Giggs says Man United will never change
Danny Welbeck leaving the club for Arsenal was a disappointment for management
A Match Story graphic showing Goals plus assists per England appearance since 2012/2012. With his ninth and 10th international goals coming in the past week, hot on the heels of a high-profile deadline day move to Arsenal, Danny Welbeck is a man in the spotlight.Photograph: PA Wire
Ryan Giggs insists Manchester United’s commitment to youth development remains strong. The recent sale of Academy graduate Danny Welbeck and the heavy spending of the summer transfer window have suggested priorities could be changing at Old Trafford.
United have a proud record of having at least one homegrown player in every matchday squad since 1937 — a statistic that could now be under threat following Welbeck’s departure.
But Giggs — himself one of United’s greatest youth products — denies that is the case.
Giggs, who is now assistant manager under new boss Louis van Gaal, said: “The club will never change. The history of the club is to play exciting football, always give youngsters a chance, keep to the traditions of the club.
“Okay Danny has left, which is obviously disappointing because you never want to see a homegrown player leave, but this is a manager who gave Seedorf his chance, Kluivert his chance, Iniesta his chance, Xavi, Thomas Muller — he has got a track record of giving youngsters a chance.
“Players will leave but we have got to make sure young players come through because
United fans demand it. I want to see young players come through. “That has been (the case) right through the history of Manchester United and we never want to lose that.”
United spent more than £150million over the summer in a major squad rebuild following the disappointments of last season, when they finished seventh in the Barclays Premier League and failed to qualify for Europe.
Among the high-profile new arrivals are British record £59.7m signing Angel di Maria and Monaco star Radamel Falcao, on loan. Another former youth star, Nicky Butt, who now has a coaching role with the United under-21 side, accepts the club had to play catch-up.
Butt, speaking alongside Giggs at the Soccerex Global Convention in Manchester, said: “I think all clubs are changing.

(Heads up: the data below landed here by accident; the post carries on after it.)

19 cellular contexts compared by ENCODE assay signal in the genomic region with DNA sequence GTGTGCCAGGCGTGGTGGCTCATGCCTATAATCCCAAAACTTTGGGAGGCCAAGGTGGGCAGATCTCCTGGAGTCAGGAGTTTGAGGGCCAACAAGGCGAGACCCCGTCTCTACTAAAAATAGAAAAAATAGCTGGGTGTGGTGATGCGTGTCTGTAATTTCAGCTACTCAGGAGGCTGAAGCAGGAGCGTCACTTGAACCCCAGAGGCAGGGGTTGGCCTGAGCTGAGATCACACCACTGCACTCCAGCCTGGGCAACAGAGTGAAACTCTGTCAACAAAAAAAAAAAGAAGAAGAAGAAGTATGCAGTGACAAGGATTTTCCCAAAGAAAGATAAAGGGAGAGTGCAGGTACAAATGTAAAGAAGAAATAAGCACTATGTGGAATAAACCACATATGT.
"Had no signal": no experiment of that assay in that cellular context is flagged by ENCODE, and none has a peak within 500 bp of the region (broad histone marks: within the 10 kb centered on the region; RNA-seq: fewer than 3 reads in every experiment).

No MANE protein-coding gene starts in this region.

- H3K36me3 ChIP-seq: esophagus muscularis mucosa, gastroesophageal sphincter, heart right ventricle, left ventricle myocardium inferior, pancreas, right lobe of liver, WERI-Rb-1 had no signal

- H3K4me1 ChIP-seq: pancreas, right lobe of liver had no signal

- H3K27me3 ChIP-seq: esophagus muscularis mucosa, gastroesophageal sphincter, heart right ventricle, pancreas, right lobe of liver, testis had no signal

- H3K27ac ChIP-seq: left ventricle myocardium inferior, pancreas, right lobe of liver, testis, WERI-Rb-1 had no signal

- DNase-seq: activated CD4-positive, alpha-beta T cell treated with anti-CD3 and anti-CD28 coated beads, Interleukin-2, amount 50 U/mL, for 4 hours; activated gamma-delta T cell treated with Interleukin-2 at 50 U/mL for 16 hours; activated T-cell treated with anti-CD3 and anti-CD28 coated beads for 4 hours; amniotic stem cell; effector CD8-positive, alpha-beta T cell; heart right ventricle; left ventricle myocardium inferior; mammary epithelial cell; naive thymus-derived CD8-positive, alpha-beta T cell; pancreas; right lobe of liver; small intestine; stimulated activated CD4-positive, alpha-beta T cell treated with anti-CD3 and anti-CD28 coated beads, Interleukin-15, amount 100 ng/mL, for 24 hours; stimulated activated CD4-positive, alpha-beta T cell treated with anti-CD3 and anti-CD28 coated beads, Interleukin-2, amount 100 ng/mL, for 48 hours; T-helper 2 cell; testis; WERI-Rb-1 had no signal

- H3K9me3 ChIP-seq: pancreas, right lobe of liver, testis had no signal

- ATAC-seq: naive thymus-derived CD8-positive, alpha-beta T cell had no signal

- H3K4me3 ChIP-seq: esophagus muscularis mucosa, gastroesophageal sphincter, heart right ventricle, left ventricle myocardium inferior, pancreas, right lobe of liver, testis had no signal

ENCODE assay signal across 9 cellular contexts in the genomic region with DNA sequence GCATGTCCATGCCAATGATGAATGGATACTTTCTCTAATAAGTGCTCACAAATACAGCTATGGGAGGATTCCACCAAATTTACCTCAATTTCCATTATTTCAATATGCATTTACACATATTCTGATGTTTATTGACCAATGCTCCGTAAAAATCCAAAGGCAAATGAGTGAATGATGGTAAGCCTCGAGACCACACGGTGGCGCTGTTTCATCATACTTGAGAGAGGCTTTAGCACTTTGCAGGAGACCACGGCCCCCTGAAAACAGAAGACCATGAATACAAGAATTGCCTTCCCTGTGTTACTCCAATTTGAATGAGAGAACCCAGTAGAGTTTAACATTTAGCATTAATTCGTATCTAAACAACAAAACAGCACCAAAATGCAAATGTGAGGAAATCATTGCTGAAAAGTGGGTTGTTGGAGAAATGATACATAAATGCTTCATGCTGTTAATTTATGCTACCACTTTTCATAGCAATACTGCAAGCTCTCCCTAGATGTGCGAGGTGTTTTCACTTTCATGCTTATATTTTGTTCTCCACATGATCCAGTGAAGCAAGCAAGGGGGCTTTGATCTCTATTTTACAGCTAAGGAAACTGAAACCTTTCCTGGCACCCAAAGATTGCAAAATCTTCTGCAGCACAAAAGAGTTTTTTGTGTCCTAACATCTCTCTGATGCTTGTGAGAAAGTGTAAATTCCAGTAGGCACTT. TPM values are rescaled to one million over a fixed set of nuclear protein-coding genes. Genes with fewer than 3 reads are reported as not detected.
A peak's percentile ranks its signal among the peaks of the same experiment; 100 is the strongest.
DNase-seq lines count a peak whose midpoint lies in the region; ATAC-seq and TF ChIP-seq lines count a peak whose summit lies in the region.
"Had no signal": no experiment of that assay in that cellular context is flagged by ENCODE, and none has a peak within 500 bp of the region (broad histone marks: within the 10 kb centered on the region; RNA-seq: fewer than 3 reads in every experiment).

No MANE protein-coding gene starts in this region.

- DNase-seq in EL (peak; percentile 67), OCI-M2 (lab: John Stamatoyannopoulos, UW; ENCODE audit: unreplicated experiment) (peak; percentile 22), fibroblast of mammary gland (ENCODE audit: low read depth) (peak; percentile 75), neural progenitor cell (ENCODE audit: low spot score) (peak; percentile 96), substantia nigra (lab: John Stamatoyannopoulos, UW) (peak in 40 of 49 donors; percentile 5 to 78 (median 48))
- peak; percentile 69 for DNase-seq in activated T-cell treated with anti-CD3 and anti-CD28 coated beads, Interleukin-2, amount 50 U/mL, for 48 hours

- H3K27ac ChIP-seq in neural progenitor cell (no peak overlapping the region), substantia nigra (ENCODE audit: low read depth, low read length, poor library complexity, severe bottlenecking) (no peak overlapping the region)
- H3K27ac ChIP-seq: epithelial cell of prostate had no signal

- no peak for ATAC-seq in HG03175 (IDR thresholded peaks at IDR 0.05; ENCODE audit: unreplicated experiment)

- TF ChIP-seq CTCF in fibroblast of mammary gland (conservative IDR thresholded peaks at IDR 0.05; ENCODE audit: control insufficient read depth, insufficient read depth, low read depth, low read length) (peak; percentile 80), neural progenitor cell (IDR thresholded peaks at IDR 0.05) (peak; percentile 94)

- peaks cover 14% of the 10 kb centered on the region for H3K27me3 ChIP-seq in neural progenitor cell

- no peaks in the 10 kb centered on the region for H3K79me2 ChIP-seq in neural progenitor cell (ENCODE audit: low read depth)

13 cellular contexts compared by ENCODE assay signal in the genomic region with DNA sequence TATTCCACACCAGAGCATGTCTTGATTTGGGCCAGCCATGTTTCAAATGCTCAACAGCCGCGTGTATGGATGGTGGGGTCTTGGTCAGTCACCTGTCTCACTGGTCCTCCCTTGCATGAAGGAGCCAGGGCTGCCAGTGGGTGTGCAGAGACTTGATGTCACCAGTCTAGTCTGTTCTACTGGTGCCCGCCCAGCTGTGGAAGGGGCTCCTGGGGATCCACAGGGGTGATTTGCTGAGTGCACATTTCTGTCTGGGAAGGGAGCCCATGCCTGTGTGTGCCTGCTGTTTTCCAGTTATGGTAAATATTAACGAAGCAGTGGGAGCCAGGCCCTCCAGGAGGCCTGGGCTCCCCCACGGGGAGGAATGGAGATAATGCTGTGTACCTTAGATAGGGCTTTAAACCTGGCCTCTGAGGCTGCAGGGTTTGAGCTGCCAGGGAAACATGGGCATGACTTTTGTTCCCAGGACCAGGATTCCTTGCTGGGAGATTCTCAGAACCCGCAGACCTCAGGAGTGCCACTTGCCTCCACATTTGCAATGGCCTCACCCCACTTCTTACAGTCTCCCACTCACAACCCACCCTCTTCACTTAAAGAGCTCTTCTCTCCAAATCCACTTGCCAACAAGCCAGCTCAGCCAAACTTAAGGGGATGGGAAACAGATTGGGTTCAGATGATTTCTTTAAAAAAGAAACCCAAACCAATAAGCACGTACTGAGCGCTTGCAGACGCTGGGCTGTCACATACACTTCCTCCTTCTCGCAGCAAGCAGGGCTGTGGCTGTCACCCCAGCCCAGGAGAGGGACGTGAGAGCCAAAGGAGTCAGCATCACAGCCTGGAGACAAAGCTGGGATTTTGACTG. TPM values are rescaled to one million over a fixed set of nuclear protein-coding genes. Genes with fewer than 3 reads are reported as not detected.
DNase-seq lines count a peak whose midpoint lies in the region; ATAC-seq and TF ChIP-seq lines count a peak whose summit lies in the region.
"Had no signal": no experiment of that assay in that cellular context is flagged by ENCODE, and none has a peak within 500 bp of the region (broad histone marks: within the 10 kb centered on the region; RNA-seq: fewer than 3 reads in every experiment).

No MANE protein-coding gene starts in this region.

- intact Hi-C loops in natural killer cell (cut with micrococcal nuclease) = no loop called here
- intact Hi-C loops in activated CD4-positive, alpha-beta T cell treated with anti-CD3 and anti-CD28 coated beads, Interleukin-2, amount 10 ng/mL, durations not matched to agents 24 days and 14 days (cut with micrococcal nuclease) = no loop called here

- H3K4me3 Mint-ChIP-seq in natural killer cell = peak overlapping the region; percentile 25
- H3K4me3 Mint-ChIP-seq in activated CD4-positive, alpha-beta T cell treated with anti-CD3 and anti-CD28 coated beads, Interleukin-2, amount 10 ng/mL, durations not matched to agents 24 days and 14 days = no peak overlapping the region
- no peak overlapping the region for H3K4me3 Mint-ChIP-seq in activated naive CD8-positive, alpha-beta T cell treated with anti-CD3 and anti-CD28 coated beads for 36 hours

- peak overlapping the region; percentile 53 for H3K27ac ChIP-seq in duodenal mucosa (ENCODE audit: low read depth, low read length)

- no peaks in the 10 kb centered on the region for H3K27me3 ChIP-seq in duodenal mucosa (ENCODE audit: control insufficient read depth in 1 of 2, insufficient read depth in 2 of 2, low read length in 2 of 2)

“I think Man Utd was probably one of the last outstanding ones that had the connection between youth and the first team — to be fair to Liverpool now they are doing that very well — but we are still trying to do that.
“The Danny thing is just something that has come at a certain time in the club’s history.
“Danny wasn’t playing in the position he wanted to play in, the club now only has so many games, we’re not in Europe.
“I think it is a case of being fair to the player and fair to the club, with someone with Danny’s ability who has international credentials and wants his England place.
“It is not a case of giving up on youngsters, giving up on the Academy. It is a case of getting the club back to where it needs to be. That is the first priority, to get back to winning ways.”
However, former Manchester United full-back Gary Neville admits he cannot understand why the club sold Welbeck for £16million to Premier League rivals Arsenal.
After 15 years at Old Trafford, Welbeck joined the Gunners on transfer deadline day after falling behind Wayne Rooney, Robin van Persie and new arrival Radamel Falcao in the United striker pecking order.
The 23-year-old striker scored both goals in England’s 2-0 win against Switzerland in their opening Euro 2016 qualifier in Basle on Monday and Three Lions coach Neville has questioned the logic in letting him go to a rival for a relatively small transfer fee.
“I can’t work it out,” Neville, who played 602 times for the Red Devils, told TalkSport.
“After all the prices I’ve seen paid this summer, and obviously I’ve been working with him the last week, I’m thinking how is it just £16million? “There’s been right-backs and left-backs galore who have been bought for £15million this summer. How have they got him for £16million?
“I can’t work it out to this day, it’s a strange one. It really does feel strange that it’s a centre-forward and actually it’s helped out a competitor, someone who will be vying for those third and fourth places with United this season.
“I’m struggling to understand the logic behind the deal in two or three ways really.” Welbeck admitted after Monday’s match that he was relishing the chance of playing in a central role more regularly — having often played out wide during his United career — and is confident in his ability to find the back of the net.
“It is well known I prefer to play through the middle so when I get my opportunity I just want to show what I can do,” he said.
“Once I get into the box and get the opportunities I have got faith in my ability. “Listen, anyone can say what they want to say but I just know once I get the opportunity and a run of games up front I will do my best.”